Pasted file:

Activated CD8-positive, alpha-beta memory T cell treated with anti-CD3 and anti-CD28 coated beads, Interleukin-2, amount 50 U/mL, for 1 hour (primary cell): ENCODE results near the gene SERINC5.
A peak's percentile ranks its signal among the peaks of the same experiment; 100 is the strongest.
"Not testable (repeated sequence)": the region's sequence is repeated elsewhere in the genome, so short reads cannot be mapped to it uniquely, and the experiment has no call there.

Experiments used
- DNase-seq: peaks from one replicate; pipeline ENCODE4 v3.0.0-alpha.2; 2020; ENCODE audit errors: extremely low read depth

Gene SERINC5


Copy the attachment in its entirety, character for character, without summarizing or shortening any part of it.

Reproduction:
Activated CD8-positive, alpha-beta memory T cell treated with anti-CD3 and anti-CD28 coated beads, Interleukin-2, amount 50 U/mL, for 1 hour (primary cell): ENCODE results near the gene SERINC5.
A peak's percentile ranks its signal among the peaks of the same experiment; 100 is the strongest.
"Not testable (repeated sequence)": the region's sequence is repeated elsewhere in the genome, so short reads cannot be mapped to it uniquely, and the experiment has no call there.

Experiments used
- DNase-seq: peaks from one replicate; pipeline ENCODE4 v3.0.0-alpha.2; 2020; ENCODE audit errors: extremely low read depth

Gene SERINC5